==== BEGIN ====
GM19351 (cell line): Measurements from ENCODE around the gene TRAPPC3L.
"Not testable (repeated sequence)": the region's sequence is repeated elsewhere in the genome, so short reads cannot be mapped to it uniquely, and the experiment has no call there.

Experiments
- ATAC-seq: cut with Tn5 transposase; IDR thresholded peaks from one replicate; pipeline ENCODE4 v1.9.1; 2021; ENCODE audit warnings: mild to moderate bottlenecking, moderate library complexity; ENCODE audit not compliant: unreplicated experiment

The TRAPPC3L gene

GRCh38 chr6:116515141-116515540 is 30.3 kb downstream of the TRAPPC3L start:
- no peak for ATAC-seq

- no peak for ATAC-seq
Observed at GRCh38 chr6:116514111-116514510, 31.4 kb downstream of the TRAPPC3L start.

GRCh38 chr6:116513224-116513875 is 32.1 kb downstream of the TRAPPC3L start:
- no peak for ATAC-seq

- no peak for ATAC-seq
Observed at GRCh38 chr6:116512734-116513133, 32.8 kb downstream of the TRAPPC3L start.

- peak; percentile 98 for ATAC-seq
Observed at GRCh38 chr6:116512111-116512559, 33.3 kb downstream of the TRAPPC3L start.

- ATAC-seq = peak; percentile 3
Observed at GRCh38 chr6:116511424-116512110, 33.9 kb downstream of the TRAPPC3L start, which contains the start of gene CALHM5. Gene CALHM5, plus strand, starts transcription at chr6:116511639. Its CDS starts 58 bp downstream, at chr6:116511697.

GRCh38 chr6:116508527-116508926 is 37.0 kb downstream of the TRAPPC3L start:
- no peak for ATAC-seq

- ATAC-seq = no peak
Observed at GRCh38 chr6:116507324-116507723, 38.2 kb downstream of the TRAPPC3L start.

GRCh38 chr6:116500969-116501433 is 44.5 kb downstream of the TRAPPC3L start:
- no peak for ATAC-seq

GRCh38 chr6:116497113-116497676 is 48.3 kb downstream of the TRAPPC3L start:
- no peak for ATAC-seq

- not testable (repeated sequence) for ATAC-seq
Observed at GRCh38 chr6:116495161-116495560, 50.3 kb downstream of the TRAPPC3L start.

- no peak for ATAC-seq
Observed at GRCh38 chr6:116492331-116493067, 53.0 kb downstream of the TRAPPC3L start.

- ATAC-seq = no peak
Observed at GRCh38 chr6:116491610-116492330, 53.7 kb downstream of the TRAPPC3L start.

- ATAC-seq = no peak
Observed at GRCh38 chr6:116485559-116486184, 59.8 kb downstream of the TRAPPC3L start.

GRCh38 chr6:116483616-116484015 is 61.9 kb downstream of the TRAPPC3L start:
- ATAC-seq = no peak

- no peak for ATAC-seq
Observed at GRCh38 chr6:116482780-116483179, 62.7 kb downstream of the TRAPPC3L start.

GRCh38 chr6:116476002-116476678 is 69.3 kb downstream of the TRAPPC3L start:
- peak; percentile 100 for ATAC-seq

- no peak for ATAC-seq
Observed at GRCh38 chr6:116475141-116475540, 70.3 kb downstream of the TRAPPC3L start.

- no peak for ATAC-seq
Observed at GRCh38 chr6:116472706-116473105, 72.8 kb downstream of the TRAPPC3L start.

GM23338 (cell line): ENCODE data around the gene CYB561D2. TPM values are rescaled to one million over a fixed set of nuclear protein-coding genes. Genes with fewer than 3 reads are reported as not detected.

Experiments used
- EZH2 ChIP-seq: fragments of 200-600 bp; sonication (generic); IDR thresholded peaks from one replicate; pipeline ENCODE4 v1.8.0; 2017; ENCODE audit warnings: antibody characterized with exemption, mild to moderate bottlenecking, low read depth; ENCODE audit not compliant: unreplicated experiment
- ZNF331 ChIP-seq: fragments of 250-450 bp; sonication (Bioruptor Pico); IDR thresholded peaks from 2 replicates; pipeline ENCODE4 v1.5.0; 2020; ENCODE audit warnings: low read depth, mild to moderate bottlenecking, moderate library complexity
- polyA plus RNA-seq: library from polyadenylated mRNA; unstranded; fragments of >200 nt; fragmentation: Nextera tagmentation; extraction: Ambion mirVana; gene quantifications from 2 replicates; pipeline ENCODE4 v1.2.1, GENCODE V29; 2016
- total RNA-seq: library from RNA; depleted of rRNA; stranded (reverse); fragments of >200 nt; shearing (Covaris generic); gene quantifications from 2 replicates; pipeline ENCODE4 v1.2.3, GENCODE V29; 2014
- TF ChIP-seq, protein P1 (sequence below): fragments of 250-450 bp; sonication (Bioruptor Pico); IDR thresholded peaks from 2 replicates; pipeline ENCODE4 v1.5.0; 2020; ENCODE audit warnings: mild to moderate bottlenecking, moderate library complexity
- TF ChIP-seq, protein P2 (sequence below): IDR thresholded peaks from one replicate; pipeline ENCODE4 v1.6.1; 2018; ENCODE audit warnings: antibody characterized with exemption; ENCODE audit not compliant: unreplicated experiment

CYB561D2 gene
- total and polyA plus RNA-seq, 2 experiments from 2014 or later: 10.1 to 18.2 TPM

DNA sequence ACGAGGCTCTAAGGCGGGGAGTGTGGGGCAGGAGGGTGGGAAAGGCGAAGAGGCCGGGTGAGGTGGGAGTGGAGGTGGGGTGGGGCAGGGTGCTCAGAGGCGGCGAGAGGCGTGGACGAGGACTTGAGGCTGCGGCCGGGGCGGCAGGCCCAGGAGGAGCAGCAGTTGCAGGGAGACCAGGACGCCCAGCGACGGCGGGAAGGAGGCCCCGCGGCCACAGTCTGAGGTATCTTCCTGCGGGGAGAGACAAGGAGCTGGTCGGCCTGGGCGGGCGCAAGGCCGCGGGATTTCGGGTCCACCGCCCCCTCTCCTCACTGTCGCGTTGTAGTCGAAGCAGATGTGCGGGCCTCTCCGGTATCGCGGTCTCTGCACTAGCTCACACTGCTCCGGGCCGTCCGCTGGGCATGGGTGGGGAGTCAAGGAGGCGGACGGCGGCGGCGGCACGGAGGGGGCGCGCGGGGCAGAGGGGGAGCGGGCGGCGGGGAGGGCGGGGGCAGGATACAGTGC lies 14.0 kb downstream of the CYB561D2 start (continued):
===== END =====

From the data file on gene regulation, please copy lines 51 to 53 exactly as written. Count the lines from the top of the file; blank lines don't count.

- TF ChIP-seq, protein P2 (sequence below): IDR thresholded peaks from one replicate; pipeline ENCODE4 v1.6.1; 2018; ENCODE audit warnings: antibody characterized with exemption; ENCODE audit not compliant: unreplicated experiment

CYB561D2 gene
- total and polyA plus RNA-seq, 2 experiments from 2014 or later: 10.1 to 18.2 TPM